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Hauner Salina Hiera 2012

Nero d'Avola from Sicily, Italy
  • WE90
13.5% ABV
  • RP92
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13.5% ABV

Winemaker Notes

Very deep ruby with crimson reflections, excellent viscosity with abundant legs, indicating superb structure; very rich, intense and fragrant bouquet of wild berries, sweet spice, tobacco and chocolate with earthy, clayey notes characteristic of dry soil;

Critical Acclaim

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WE 90
Wine Enthusiast
Made from a blend of 60% Alicante, 30% Nocera and 10% Calabrese, this wine has aromas of violet, tilled earth, mature plum, prune and black cooking spice. The soft, savory palate delivers ripe black cherry and black berry, accented by black pepper and nutmeg. It’s balanced, with velvety tannins and fresh acidity. Made for early drinking pleasure, so enjoy soon.
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Hauner

Hauner

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Hauner, Sicily, Italy
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In the 1980s, Carlo inaugurated a brand new winery at Lingua, in the commune of Santa Marina Salina, with temperature-controlled equipment, stainless steel vats and tanks, oak barrels and barriques, totaling 1,200 hectoliters in capacity. The Hauner winery acted as a magnet and a catalyst to critics, wine writers, enologists, other growers and the media: Carlo Hauner had triggered a renaissance not only of the islands' most celebrated wine but of the islands themselves, which in due course were inscribed in UNESCO's World Heritage List.

After the state-of-the-art new winery was implemented, the Hauner range saw several additions. In February 1996, Carlo Hauner, Sr.'s demise did not put an end to the winery's exceptional story thanks to Carlo's dynamic son, Carlo Hauner, Jr., who is flanked by general manager Gianfranco Sabbatino.

A large, geographically and climatically diverse island, just off the toe of Italy, Sicily has long been recognized for its fortified Marsala wines. But it is also a wonderful source of diverse, high quality red and white wines. Steadily increasing in popularity over the past few decades, Italy’s fourth largest wine-producing region is finally receiving the accolades it deserves and shining in today's global market.

Though most think of the climate here as simply hot and dry, variations on the sun-drenched island range from cool Mediterranean along the coastlines to more extreme in its inland zones. Of particular note are the various microclimates of Europe's largest volcano, Mount Etna, where vineyards grow on drastically steep hillsides and varying aspects to the Ionian Sea. The more noteworthy red and white wines that come from the volcanic soils of Mount Etna include Nerello Mascalese and Nerello Cappuccio (reds) and Carricante (whites). All share a racy streak of minerality and, at their best, bear resemblance to their respective red and white Burgundies.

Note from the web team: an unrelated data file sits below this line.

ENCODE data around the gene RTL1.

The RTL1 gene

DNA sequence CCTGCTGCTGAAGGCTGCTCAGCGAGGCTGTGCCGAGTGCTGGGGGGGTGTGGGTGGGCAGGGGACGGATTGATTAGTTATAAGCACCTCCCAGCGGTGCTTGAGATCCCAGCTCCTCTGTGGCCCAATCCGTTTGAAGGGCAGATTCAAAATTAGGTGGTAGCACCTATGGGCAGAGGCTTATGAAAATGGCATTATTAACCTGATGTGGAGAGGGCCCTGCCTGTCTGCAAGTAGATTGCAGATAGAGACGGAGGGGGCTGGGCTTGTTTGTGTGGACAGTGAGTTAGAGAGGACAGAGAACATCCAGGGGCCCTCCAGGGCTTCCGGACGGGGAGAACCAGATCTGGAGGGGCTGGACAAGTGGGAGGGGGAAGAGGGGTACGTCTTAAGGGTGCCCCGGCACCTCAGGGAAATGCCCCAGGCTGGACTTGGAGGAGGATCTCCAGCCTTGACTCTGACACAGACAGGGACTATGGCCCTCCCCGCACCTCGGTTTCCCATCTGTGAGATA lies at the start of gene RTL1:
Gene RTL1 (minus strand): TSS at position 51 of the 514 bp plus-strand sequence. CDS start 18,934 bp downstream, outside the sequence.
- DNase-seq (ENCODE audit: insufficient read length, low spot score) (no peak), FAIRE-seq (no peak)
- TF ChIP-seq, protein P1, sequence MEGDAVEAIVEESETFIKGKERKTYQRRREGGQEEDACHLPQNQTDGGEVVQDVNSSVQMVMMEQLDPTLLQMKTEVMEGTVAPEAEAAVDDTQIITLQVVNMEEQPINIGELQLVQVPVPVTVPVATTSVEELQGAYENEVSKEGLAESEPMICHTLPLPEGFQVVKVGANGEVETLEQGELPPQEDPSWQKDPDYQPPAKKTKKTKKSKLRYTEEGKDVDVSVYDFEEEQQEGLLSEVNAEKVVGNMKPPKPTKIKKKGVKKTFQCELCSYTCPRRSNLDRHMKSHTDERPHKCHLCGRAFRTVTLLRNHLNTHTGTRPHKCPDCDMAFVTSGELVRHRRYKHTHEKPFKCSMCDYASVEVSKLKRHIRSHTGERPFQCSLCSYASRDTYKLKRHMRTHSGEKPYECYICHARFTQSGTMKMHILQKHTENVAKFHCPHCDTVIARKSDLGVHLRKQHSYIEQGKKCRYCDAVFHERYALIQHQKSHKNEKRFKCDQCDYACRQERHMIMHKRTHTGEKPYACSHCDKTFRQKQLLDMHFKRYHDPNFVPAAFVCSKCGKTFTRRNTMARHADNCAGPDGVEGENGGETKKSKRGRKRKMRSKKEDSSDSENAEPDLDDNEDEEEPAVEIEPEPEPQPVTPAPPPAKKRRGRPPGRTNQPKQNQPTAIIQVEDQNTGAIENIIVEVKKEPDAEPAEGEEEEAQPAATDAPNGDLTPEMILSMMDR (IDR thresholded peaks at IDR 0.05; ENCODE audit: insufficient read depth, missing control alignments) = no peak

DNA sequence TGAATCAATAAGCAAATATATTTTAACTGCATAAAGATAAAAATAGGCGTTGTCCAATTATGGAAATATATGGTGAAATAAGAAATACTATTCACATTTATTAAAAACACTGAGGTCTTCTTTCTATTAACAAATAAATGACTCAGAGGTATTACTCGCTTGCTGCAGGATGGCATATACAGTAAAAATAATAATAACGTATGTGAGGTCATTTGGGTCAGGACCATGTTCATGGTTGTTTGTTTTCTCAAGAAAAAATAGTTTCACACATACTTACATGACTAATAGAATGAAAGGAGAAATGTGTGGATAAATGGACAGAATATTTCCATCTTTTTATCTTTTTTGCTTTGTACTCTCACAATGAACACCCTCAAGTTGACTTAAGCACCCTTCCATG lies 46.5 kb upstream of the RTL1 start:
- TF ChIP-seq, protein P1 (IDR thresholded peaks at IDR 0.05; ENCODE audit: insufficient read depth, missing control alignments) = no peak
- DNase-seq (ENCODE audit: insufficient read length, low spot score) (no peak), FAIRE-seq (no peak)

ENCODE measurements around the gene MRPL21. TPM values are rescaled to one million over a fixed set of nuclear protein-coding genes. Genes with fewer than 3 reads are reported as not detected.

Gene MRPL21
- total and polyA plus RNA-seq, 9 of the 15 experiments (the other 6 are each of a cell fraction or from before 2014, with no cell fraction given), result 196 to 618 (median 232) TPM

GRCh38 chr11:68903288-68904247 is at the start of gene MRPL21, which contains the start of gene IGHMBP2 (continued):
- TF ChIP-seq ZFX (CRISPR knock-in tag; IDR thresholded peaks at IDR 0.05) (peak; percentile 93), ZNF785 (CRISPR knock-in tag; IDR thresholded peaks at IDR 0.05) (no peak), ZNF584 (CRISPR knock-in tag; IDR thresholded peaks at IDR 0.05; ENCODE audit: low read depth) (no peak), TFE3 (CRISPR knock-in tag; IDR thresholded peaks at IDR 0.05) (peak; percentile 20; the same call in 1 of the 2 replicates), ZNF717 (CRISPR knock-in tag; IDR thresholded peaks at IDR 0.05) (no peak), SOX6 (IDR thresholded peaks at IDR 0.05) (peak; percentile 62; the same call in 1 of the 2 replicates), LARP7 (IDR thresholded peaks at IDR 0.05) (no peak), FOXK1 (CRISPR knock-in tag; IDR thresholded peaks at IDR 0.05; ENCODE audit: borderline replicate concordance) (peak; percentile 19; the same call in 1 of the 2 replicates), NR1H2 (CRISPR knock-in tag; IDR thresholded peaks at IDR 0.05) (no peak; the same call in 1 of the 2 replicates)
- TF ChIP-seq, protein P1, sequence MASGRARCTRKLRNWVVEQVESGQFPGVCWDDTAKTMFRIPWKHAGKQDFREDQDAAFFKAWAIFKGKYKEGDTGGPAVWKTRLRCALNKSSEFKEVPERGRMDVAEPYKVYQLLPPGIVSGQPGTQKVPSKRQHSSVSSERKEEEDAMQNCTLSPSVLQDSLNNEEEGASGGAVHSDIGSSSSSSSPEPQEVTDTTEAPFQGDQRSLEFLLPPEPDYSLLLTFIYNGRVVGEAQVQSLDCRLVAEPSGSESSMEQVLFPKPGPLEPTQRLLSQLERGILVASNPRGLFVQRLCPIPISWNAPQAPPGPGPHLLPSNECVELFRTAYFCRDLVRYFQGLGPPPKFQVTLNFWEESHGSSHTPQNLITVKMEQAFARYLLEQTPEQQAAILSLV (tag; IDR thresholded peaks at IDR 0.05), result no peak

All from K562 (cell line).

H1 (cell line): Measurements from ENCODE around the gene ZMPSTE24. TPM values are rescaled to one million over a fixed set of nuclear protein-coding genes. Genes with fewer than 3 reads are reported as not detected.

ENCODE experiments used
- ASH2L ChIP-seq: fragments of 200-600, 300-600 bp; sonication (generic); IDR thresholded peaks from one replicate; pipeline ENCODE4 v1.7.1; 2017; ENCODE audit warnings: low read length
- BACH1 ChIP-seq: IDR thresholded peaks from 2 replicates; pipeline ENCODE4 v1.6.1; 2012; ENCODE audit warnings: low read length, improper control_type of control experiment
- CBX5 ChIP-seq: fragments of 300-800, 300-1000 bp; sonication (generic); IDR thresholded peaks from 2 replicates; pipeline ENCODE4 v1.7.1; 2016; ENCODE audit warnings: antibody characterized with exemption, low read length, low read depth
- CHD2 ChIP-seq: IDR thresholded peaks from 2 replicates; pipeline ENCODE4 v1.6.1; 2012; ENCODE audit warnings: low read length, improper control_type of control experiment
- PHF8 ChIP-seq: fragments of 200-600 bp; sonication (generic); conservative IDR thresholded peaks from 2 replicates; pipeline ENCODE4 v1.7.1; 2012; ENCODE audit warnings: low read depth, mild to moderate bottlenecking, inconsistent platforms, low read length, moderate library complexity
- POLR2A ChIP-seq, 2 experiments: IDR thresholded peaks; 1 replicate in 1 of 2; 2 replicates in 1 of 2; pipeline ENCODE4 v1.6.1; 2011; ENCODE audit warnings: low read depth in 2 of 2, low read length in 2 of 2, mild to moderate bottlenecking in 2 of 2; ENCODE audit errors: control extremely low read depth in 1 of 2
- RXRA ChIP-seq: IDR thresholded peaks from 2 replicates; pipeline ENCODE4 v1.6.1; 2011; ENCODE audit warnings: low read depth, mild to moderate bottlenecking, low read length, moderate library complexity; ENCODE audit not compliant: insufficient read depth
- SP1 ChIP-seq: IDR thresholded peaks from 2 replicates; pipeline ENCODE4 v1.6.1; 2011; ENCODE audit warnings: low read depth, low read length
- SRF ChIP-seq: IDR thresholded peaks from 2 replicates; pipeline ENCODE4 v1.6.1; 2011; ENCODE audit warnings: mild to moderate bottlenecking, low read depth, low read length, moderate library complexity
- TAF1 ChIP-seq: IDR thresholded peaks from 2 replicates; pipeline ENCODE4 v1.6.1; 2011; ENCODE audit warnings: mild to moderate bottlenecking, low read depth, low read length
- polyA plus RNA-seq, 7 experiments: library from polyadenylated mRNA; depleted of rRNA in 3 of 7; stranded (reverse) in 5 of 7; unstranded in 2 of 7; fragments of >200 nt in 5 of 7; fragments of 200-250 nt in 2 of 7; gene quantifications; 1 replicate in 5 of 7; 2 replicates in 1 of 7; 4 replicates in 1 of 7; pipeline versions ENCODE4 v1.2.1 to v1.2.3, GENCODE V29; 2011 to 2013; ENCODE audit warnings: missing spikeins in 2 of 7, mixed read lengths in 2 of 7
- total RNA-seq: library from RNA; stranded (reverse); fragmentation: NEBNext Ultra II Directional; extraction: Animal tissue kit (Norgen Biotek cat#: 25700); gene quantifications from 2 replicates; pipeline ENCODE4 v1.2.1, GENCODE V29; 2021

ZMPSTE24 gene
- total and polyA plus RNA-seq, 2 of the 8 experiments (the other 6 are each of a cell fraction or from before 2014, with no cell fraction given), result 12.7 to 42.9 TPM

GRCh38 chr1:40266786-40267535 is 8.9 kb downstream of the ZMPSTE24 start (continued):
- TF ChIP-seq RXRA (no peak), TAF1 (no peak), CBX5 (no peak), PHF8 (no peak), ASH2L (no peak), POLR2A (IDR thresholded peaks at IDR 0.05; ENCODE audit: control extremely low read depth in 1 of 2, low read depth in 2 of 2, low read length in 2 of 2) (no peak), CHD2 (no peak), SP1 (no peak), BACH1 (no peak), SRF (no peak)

Nero d’Avola is the most widely planted red variety, and is great either as single varietal bottling or in blends with other indigenous varieites or even with international ones. For example, Nero d'Avola is blended with the lighter and floral, Frappato grape, to create the elegant, Cerasuolo di Vittoria, one of the more traditional and respected wines of the island.

Grillo and Inzolia, the grapes of Marsala, are also used to produce aromatic, crisp dry whites. Pantelleria, a subtropical island belonging to the province of Sicily, specializes in Moscato di Pantelleria, made from the variety locally known as Zibibbo.

Nero d'Avola

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Opulent with bold fruit and robust tannins, Nero d’Avola is Sicily’s most widely planted red grape, though the variety's other name, Calabrese, suggests origins from the mainland region of Calabria. Popular throughout Sicily and prized for its body, color and deep cherry fruit, Nero d’Avola performs well both as a single varietal bottling and in blends. It loves hot, arid climates and Sicily's old vines are aptly head-trained close to the ground, making them resistant to strong winds. A few pioneering producers in California as well as Australia farm Nero d’Avola in the same way.

In the Glass

A couple of styles of Nero d’Avola are possible. The first is typically a powerful, opulent, dark fruit driven style with notes of coffee or cocoa from aging in wood. A second style offers up a snappier version with red cherry fruit and herbal notes, having seen little to no oak during aging.

Perfect Pairings

Nero d’Avola’s black fruit and spicy flavors are perfect with rich flavors like grilled meat or stews, but can also be a great compliment to burgers, pizza or pasta.

Sommelier Secret

If you love big, bold wines like Napa Cabernet and Châteauneuf-du-Pape but want to stick to a budget, look no further than Nero d’Avola for a worthy substitute. Even the best examples often run under $20.

PIN356519_2012 Item# 135032